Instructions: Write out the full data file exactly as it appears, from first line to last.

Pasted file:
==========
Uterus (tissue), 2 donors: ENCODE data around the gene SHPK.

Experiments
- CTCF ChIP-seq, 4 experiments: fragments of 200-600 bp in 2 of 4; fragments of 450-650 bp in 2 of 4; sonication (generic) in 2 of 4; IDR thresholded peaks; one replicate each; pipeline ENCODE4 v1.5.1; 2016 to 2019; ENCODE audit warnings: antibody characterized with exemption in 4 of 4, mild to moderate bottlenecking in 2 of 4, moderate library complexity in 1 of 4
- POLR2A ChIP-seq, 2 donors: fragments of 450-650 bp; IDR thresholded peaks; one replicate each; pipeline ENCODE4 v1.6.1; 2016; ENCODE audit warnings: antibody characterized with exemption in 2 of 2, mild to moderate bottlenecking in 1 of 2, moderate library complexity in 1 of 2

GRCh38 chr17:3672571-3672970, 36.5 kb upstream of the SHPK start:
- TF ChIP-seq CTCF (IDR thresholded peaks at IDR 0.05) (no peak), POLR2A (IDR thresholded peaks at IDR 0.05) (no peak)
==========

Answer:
Uterus (tissue), 2 donors: ENCODE data around the gene SHPK.

Experiments
- CTCF ChIP-seq, 4 experiments: fragments of 200-600 bp in 2 of 4; fragments of 450-650 bp in 2 of 4; sonication (generic) in 2 of 4; IDR thresholded peaks; one replicate each; pipeline ENCODE4 v1.5.1; 2016 to 2019; ENCODE audit warnings: antibody characterized with exemption in 4 of 4, mild to moderate bottlenecking in 2 of 4, moderate library complexity in 1 of 4
- POLR2A ChIP-seq, 2 donors: fragments of 450-650 bp; IDR thresholded peaks; one replicate each; pipeline ENCODE4 v1.6.1; 2016; ENCODE audit warnings: antibody characterized with exemption in 2 of 2, mild to moderate bottlenecking in 1 of 2, moderate library complexity in 1 of 2

GRCh38 chr17:3672571-3672970, 36.5 kb upstream of the SHPK start:
- TF ChIP-seq CTCF (IDR thresholded peaks at IDR 0.05) (no peak), POLR2A (IDR thresholded peaks at IDR 0.05) (no peak)